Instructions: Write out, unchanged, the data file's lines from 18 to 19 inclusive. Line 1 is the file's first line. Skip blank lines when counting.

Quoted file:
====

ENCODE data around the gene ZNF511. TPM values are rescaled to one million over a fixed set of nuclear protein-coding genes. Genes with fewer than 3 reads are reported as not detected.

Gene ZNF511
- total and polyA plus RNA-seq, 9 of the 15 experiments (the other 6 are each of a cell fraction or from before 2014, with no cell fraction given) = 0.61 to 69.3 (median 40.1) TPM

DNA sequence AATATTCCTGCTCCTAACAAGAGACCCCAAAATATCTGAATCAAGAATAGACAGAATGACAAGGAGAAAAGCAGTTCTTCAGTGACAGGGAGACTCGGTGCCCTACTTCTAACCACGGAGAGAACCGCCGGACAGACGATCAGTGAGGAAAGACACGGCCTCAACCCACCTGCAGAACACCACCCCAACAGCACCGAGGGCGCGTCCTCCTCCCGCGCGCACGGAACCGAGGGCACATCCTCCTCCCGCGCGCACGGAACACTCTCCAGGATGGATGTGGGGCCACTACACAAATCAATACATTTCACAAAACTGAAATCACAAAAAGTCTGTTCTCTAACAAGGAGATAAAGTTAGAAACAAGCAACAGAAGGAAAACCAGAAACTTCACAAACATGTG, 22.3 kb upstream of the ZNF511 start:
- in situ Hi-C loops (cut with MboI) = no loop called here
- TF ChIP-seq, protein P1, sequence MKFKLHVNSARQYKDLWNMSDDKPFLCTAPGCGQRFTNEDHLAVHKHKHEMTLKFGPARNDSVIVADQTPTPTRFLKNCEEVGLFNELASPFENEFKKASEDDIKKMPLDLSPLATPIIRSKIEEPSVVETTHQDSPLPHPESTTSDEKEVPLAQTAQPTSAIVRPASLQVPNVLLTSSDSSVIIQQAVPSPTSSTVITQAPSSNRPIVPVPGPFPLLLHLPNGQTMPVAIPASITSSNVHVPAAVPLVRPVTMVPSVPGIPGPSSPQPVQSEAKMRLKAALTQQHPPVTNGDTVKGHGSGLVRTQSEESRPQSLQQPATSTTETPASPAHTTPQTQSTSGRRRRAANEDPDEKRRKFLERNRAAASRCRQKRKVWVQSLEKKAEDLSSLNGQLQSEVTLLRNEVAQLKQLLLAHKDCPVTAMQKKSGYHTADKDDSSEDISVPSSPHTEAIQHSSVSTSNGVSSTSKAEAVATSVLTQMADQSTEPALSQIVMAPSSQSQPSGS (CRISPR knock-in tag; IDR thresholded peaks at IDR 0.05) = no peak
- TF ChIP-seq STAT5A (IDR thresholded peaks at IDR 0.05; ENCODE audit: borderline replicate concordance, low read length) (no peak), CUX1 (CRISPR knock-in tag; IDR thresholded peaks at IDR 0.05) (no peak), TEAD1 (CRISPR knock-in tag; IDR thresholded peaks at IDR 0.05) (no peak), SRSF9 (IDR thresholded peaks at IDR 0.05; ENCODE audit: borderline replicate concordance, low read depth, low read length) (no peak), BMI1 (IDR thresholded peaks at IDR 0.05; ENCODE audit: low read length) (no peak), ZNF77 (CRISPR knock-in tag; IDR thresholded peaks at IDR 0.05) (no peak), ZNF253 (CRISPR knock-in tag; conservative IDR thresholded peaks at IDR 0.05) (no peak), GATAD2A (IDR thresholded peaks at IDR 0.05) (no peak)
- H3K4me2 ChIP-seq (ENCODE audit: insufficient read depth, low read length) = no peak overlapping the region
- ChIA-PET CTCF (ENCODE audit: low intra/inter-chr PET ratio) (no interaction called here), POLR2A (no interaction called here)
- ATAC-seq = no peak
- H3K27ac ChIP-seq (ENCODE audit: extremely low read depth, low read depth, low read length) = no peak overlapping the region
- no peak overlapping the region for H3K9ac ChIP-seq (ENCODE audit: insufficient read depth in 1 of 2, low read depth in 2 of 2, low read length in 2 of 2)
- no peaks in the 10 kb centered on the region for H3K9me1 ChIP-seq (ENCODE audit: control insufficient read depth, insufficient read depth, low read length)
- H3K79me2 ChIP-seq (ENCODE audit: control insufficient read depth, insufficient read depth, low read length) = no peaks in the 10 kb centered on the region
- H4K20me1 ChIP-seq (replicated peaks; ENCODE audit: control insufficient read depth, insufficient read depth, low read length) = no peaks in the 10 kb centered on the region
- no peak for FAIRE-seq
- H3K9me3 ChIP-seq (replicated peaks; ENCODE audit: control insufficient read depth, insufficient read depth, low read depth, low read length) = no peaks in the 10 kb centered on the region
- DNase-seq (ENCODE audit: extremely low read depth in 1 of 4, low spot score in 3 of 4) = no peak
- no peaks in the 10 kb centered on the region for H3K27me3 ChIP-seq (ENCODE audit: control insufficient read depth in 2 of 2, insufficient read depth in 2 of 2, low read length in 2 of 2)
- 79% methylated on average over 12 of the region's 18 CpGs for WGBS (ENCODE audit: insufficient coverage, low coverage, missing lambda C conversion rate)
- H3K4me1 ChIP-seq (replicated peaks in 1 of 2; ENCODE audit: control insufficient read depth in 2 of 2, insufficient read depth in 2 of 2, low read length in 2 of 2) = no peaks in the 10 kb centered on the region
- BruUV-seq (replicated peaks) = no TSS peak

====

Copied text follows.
- DNase-seq (ENCODE audit: extremely low read depth in 1 of 4, low spot score in 3 of 4) = no peak
- no peaks in the 10 kb centered on the region for H3K27me3 ChIP-seq (ENCODE audit: control insufficient read depth in 2 of 2, insufficient read depth in 2 of 2, low read length in 2 of 2)